Allen Lund navigates his way across the prairie, carefully maneuvering his truck up and down the hills of his pasture on the doorstep of the Standing Rock Indian Reservation.
“The farther I get away from the yard, the better I like it.”
The longtime rancher from Selfridge has little problem driving over the dry ground with short grass, after he needed the pasture — which has easy access to water — to winter graze his 300 head.
“It looks poor now because of winter grazing, but a little moisture and it’ll take right off,” Lund said. “The grass is behind. We normally have a half-year’s supply of hay left over, and that’s almost down to zero. We’ve got to make up that extra half-year’s supply.”
Days later, a mid-April snowstorm blanketed North Dakota, dropping 13 inches of snow and about 3 inches of rain on Lund’s property, though some parts of western North Dakota got over 30 inches of snow.
Lund called it a good start to spring moisture, but there’s no doubt ranchers are hoping more is on the way, preferably a slow, steady soaking rain. Prior to the snowstorm, Lund’s property was classified as being in a moderate drought, according to the U.S. Drought Monitor. Ranchers in the western half of North Dakota — though helped by the snowstorm — are entering the year with a shortage of feed because of the drought.
“It’s looking better in some ways, but other ways, it’s looking worse,” Lund said. “We’re going into this year with not as much grass. We’ll be turning out (our cows) later due to that.”
Last year, Lund watched as his stock dams dried up and his pasture grass was eaten down faster than normal. For him, it was the kindness of neighbors in farm country that made the difference.
“We bailed some of my neighbor’s straw, and we were very fortunate to be able to buy some corn silage to stretch our hay,” Lund said. “They were godsends.”
It was a busy summer. With limited access to water, Lund and his hired hand hauled water out to pastures every day, filling tanks in the yard from his well.
“Probably our biggest obstacle was the water situation,” Lund said. “We hauled thousands of gallons of water. We did it once a day for quite some time. We purchased more tanks and water line. The best stock dams we have dried up.”
Lund said another year of drought could put ranchers in a rough spot. He tightened his herd by culling 50 cows last year and sold his calves in November rather than waiting till February. And with getting only 25% of the hay he would normally take off his property, there’s always the risk of more cows heading down the road, as emergency feed is in short supply.
“We would have to sell some pairs, and we would do that early,” he said. “If you wait too long, you end up having to disperse even more of the herd. It’s not good, but you have to put your personal feelings aside. You hope there’s a (decent) price out there for those cows and you’re not doing it when everyone else is doing it.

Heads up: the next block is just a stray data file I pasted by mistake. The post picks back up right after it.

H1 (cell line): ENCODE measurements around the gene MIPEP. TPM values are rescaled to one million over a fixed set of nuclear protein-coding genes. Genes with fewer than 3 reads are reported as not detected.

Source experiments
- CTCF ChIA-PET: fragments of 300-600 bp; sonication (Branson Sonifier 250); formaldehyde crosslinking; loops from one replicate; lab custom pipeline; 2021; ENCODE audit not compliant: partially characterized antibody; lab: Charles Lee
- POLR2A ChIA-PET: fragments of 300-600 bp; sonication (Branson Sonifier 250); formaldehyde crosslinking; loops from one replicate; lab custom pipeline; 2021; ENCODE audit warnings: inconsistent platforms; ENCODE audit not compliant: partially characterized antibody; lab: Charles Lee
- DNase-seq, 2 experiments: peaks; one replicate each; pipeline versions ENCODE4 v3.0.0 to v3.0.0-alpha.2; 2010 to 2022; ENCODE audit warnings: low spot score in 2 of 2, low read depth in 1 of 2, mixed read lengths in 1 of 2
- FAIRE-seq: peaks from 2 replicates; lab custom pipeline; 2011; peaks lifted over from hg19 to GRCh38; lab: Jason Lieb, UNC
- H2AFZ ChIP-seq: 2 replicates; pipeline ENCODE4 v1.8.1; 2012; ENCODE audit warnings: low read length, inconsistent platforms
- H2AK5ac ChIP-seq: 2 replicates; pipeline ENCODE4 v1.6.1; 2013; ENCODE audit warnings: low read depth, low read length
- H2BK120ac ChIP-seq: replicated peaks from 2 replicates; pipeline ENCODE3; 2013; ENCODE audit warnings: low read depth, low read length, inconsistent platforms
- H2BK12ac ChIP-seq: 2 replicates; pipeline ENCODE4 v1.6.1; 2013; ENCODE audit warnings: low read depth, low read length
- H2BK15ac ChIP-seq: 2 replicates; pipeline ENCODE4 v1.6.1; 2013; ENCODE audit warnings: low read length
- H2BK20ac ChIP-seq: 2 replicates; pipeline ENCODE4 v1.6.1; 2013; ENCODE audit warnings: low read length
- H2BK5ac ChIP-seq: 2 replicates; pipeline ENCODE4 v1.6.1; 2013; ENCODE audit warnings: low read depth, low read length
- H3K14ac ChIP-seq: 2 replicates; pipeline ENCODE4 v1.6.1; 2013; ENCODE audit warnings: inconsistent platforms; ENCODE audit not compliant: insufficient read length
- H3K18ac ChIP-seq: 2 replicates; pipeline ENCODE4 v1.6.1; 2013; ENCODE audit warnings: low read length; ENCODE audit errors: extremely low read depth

“We’ve had to do it before. The worst part is it takes so long to build it back up again.”
But that’s part of the deal when it comes to raising livestock, Lund said. “There’s nothing worse than watching your cows go hungry. I would sooner they were somewhere they had something to eat. I couldn’t take seeing hungry, balding cows.”
The USDA’s Livestock Forage Payments (LFP) program did help with the purchase of hay, Lund said. However, it didn’t go as far as it normally would, as the price of hay tripled to $300 a ton — though he added he believes the price will drop.
“I never thought I would see (that price) in my lifetime,” Lund said. “It doesn’t go very far if you have to buy hay at $300 a ton. … It’s a supply and demand issue, and it’ll come down.”
Lund said he could only recall a more dire situation once in his 30 years as a rancher — when a prairie fire burned up a large chunk of his pasture in 2006.
“Every direction you looked was black,” said Lund, while driving through his pasture. “But it started raining after that. We got seven inches of rain and things grew.”
Despite the conditions, Lund sees good things ahead, as is his way. Maybe the ground will absorb more moisture than normal from the most recent snowstorm. Maybe a normal spring rain will green up pastures in western North Dakota in May. Maybe the weather will cooperate over the summer and pasture grass will go considerably farther than it did last year.
“Personally, I see a lot better year than last year,” Lund said. “You’re not supposed to worry about stuff you can’t control. No matter what happens, there’s kind of a bright spot some place. I always try to find that.”
— Chris Aarhus, NDFU Editor